Portfolio demand of Japanese households

B##d = V#e.(10 + 11.r# - 12.(r$ + dxr$e) - 13.YD#e/V#e)

B#$d = V#e.( 20 - 21.r# + 22.(r$ + dxr$e) - 23.YD#e/V#e)

H#d = V#e.( 30 - 31.r# - 32.(r$ + dxr$e) + 33.YD#e/V#e)

dxr$e is the expected rate of change

us issued assets demanded by the private sector
US-issued assets demanded by the private sector
  • Money:
  • H$s = H$h
  • Foreign demand for US T-bills
  • B#$s = B#$d.xr#
  • Domestic demand for US T-bills
  • B$$s = B$$d
  • All assets are supplied on demand
  • Symmetric for assets supplied by Japan
the fed constraints
The Fed constraints
  • Standard balance sheet constraint
  • H$s = Bcb$d + or$.pg$
  • The demand for bills by the Japanese central bank is:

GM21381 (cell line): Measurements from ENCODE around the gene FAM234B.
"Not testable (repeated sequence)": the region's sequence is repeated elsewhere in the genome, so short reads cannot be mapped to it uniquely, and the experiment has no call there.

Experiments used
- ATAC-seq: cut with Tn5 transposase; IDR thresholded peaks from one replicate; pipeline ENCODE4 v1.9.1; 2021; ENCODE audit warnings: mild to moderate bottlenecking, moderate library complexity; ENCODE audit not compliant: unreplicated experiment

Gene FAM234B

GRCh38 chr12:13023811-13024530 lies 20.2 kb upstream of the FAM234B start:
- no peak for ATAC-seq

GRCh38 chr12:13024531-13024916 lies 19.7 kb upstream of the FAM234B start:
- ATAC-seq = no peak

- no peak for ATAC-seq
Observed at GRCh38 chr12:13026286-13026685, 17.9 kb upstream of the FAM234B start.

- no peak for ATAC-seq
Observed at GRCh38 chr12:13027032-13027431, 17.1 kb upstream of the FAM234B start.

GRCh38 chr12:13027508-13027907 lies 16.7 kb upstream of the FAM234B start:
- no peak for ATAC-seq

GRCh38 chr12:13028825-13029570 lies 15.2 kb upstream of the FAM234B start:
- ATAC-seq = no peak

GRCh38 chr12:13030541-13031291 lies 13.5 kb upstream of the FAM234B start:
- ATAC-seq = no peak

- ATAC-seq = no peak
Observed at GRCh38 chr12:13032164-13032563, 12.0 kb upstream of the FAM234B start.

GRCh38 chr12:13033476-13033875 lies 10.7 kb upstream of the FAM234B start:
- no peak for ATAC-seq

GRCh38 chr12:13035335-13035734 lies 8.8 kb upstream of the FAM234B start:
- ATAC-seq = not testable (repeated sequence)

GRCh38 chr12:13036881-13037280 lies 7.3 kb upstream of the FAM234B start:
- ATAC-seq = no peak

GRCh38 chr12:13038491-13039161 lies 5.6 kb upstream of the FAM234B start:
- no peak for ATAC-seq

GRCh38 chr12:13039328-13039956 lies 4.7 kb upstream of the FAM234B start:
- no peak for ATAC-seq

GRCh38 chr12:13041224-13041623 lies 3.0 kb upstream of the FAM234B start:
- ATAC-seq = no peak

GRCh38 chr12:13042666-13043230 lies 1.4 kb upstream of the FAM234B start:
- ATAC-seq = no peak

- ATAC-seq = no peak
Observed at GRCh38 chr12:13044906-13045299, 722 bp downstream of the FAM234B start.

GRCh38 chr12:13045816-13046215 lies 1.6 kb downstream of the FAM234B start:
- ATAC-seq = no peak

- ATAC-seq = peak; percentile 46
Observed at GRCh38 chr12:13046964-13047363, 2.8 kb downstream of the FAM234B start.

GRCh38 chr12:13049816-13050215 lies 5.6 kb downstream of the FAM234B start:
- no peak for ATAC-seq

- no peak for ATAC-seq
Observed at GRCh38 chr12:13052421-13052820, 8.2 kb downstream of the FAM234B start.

• Bcb#$s = Bcb#$d,xr#
  • the value of US bills supplied to the US central bank is pinned down to:
  • Bcb$s = B$s - B#$s - B$$s - Bcb#$s
  • To control interest rate, the Fed must take the residual amount of bills:
  • Bcb$d = Bcb$s
there are two equations with the same variable on the left hand side
There are two equations with the same variable on the left-hand side
  • H$s = H$h
  • H$s = Bcb$d + or$.pg$
  • One of the two must be dropped (and become the hidden equation). It will be the first one, which basically says that that money supply is endogenous and determined by money demand
slide19
The value of US Treasury bills, measured in Japanese currency, which the Japanese central bank acquires, is:
  • Bcb#$d = H#s - Bcb#d - or#.pg# + xr$.Bcb#$s-1
  • This equation is saying that unless the Japanese bank buys gold, it must settle any residual discrepancy between the country’s current account balance and net private purchases of foreign issued assets by accumulating reserves in the form of US Treasury bills. Alternatively expressed, it describes the purchases of US Treasury bills which the Japanese central bank must make in order to prevent its exchange rate from floating up.